If you want pretty as a picture ice-cubes, berries are the way to go. They give a fantastic burst of colour and a fruity flavour to drinks. Raspberries, blueberries, redcurrants, blackberries etc. could go in whole, although strawberries would probably have to be sliced. They would be perfect with iced tea, lemonade, sodas, berry, cherry, pomegranate or cranberry cocktails or juices, and raspberry would also work well with orange or peach juices.
5. TROPICAL PARADISE
Try pieces of pineapple, kiwi fruit, lychee or dragon fruit for a touch of the exotic. These would be a welcome addition to coconut water, a multitude of cocktails and tropical fruit juices.
6. SALAD DAYS
Cucumber, celery, red, yellow and green peppers might be more at home in a salad bowl but these can be really refreshing served with still or sparkling water or in a Pimm’s (my absolute fave – summer just isn’t summer without it!)
7. EVERYTHING’S COMING UP ROSES
Add some washed, fresh rose petals to water before freezing. I adore the delicate flavouring and aroma of rose as an addition to food and drinks, and it is amazing with pomegranate, raspberry and other berry based drinks.
8. IF THE SUMMER HEAT ISN’T ENOUGH…
… then try adding cut pieces of chilli to your ice cubes. This will give a light heat to drinks and complements citrus, pineapple, papaya and mango based drinks. Just remove some of the seeds in order to reduce the level of spiciness.
9. GLITTERING COLOURS
Add some edible glitter for sparkle or food colouring for a marbled effect. These obviously won’t do anything in terms of flavour but they will make the ice-cubes in your drink look so pretty, so it might be good for those who want to keep the taste of their drinks pure.
10. DITCH THE H20
Who says that ice-cubes can only made with water. It can be annoying when ice-cubes water down our drinks. So freeze cola for cola-flavoured ice-cubes; pineapple juice for pineapple-flavoured cubes; iced tea for iced tea cubes… you see where I’m going with this.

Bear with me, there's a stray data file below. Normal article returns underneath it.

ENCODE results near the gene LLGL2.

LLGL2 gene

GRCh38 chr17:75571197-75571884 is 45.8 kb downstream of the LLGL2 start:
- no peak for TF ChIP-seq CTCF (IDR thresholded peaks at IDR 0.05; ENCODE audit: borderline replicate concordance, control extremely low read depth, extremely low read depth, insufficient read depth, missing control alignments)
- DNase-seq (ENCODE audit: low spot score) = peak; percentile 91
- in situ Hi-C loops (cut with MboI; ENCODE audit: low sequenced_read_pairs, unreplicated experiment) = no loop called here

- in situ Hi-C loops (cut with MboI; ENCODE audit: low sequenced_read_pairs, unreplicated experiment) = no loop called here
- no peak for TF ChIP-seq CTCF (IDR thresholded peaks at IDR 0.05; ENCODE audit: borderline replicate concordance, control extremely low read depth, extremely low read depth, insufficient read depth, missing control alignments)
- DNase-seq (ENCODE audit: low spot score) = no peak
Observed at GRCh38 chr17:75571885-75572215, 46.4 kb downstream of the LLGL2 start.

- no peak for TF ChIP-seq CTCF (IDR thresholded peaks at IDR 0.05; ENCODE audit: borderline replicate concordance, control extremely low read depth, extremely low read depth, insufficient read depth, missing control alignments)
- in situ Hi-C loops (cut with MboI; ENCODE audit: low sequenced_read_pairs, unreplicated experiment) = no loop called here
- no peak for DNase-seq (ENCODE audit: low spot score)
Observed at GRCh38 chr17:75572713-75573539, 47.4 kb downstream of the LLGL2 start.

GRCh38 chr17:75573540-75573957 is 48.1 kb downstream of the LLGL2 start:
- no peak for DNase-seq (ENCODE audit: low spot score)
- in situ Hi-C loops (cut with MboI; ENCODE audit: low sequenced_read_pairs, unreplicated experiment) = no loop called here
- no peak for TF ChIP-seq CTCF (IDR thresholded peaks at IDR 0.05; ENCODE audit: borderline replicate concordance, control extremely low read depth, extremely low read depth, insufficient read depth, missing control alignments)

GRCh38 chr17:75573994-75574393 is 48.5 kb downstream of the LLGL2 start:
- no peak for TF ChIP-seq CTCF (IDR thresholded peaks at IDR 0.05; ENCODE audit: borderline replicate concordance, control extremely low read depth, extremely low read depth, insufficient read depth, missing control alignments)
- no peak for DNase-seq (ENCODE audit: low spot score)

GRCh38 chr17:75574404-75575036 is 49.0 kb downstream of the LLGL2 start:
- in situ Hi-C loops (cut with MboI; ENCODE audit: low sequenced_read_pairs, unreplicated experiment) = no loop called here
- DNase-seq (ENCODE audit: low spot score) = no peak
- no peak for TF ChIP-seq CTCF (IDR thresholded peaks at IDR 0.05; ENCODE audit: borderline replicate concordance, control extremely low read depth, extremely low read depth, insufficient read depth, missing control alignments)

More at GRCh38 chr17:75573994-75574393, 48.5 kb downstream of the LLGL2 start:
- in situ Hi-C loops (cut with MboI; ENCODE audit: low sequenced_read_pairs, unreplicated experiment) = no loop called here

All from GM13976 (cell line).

And of course you can combine any of the above and freeze them in water if you really want to be creative with your cubes. Try rose with raspberry; pineapple with lemongrass and ginger; cucumber with mint… the possibilities are endless!
Let’s hope the only thing that melts in the heat wave is the ice in your drinks! Stay cool.
Summer has officially descended upon us and the weather is just making me want to drink… and drink… and drink! Forget food, I just want something to quench my thirst so no prizes for guessing what’s going to make up most of this week’s shopping list!
I came across some delicious sounding recipes for drinks which I thought I’d share with you, including one for a hot coffee drink which may not sound ideal for the warmer weather, but a girl always has to get her early morning coffee fix!
One of my fave coffee flavours – hazelnut!
A cup of whisked, warmed milk
1 tsp. coffee powder
A swirl of cream
- Put coffee powder into a latte cup.
- Add a tbsp. of boiling water to coffee and stir.
- Add hazelnut syrup.
- Top up with whisked, warmed milk.
- Add a swirl of cream.
I love mangoes and anything made from this delicious fruit so it’s no surprise that it’s something I always order when I go to an Indian restaurant – although I have yet to make it myself! This version also includes mint – something I’ve never tried in a lassi.
A small bunch of mint leaves
1 ripe mango, peeled, stoned and chopped
2tbsp. low-fat yogurt
1tsp. runny honey
- Whizz all the ingredients in a blender until smooth.
- Fill a tall glass with some ice.
- Pour lassi over ice – and serve!
Pretty much Bucks Fizz – something I usually have with breakfast Christmas morning but I bet an ice-cold glass of Clementine Fizz would go down very well on a hot day.
Juice of 1 Clementine
1tsp. triple sec
Prosecco or Cava
- Put the juice in a champagne flute.
- Add the triple sec.
- Top with Prosecco or cava.
Who wouldn’t like a glass of champers?
1 sugar cube
A dash of Angostura bitters
10ml brandy or cognac
Champagne or your favourite sparkling wine
- Place sugar cube in a fluted glass.
- Add Angostura bitters and brandy or cognac.
- Top with Champagne or sparkling wine.
WASABI BLOODY MARY
usually made with tobacco sauce, this version uses wasabi for an even more powerful kick!
1ltr tomato juice
3tbsp. wasabi powder
6 shots vodka
1tbsp. Worcestershire sauce
3 lemons, halved